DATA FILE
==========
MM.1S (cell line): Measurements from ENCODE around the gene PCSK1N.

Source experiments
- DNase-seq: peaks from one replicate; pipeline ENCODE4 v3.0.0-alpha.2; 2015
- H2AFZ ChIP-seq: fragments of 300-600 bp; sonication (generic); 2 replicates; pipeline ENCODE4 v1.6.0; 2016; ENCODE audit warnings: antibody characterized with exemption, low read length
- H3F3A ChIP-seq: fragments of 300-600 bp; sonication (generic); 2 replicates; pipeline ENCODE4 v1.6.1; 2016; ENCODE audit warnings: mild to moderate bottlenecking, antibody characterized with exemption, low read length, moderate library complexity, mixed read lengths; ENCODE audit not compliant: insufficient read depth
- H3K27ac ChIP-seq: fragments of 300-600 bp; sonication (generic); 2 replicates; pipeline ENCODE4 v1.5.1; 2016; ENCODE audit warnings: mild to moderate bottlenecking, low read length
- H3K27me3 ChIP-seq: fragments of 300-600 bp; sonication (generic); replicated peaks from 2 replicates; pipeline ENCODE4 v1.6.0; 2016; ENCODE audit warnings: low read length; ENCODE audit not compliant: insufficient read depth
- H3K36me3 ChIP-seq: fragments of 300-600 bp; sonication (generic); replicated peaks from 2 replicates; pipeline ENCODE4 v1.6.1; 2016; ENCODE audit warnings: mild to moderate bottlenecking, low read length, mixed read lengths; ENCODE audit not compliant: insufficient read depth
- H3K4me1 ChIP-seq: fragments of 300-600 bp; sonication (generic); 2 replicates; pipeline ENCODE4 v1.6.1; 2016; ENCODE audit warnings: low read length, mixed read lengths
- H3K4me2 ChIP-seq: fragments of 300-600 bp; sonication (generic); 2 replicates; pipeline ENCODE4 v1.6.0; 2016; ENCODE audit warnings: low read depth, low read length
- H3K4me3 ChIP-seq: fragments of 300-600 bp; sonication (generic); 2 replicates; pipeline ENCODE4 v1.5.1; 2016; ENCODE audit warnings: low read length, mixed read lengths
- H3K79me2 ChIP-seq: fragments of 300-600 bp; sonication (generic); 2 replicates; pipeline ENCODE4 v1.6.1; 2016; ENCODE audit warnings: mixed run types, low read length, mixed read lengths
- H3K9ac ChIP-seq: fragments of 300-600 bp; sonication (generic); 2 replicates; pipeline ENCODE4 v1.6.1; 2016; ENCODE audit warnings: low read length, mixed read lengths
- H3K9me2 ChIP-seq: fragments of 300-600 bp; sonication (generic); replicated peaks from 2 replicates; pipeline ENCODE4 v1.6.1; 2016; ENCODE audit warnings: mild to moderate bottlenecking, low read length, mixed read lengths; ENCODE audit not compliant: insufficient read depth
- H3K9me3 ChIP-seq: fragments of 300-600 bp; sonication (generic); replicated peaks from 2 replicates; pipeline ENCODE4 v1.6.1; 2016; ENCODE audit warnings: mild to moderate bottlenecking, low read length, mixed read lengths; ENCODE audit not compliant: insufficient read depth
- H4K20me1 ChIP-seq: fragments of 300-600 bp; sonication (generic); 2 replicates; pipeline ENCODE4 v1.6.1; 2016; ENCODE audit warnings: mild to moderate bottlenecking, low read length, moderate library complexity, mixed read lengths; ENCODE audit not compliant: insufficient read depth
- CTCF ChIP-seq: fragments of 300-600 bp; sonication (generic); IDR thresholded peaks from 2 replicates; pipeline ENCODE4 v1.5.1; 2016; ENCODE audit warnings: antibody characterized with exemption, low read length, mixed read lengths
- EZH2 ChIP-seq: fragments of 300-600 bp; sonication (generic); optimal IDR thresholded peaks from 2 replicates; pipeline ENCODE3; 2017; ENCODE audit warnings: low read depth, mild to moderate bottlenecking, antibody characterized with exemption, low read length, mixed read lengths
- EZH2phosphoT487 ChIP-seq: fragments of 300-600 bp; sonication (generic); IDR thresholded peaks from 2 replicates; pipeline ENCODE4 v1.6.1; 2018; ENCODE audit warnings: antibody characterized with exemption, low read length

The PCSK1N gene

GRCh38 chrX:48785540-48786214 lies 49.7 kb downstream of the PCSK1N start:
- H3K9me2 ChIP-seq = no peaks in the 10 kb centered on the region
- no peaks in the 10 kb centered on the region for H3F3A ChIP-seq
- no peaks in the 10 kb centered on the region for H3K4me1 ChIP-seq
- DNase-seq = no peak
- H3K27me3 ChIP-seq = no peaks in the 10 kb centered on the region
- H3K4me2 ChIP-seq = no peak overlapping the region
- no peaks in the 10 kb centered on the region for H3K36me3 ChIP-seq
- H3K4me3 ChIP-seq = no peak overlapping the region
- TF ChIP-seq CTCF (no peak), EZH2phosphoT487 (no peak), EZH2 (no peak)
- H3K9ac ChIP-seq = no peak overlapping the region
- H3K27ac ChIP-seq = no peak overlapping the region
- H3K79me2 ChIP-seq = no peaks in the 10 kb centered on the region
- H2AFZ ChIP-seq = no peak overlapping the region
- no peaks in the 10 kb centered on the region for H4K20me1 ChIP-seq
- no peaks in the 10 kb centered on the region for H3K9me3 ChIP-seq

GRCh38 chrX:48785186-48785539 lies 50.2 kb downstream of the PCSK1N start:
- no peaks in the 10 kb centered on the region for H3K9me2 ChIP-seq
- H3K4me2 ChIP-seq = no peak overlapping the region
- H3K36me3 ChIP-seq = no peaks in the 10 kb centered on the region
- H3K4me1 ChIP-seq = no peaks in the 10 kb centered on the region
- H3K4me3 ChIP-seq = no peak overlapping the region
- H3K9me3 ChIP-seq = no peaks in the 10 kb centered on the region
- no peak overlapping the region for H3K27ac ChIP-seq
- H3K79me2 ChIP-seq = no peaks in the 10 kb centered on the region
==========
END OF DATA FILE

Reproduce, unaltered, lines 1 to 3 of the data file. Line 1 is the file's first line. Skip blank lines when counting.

MM.1S (cell line): Measurements from ENCODE around the gene PCSK1N.

Source experiments
- DNase-seq: peaks from one replicate; pipeline ENCODE4 v3.0.0-alpha.2; 2015